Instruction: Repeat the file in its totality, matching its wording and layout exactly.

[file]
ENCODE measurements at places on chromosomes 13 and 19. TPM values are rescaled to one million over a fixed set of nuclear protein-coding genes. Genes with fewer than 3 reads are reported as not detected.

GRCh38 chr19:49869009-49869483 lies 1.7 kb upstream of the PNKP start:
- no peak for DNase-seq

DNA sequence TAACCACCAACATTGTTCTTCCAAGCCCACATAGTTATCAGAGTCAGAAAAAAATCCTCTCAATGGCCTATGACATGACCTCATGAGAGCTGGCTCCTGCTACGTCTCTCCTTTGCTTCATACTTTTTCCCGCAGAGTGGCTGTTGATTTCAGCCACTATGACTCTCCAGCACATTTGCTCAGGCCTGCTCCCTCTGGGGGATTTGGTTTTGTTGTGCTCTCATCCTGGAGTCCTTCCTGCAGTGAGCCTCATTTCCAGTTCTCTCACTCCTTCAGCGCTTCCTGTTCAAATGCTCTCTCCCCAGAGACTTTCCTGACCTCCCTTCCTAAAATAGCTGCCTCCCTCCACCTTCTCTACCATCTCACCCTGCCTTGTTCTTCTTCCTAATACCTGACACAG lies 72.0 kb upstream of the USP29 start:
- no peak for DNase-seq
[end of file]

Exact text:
ENCODE measurements at places on chromosomes 13 and 19. TPM values are rescaled to one million over a fixed set of nuclear protein-coding genes. Genes with fewer than 3 reads are reported as not detected.

GRCh38 chr19:49869009-49869483 lies 1.7 kb upstream of the PNKP start:
- no peak for DNase-seq

DNA sequence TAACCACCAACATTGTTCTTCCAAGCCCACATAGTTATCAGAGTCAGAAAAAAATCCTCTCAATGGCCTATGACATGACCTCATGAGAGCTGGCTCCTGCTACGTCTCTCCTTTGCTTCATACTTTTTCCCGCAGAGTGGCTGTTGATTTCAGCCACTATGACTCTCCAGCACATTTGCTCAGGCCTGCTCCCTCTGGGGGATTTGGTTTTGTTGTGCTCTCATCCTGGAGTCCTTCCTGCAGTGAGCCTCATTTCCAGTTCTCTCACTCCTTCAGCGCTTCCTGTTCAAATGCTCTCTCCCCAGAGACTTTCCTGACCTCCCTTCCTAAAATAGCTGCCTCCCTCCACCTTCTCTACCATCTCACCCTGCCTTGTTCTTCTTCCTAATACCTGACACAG lies 72.0 kb upstream of the USP29 start:
- no peak for DNase-seq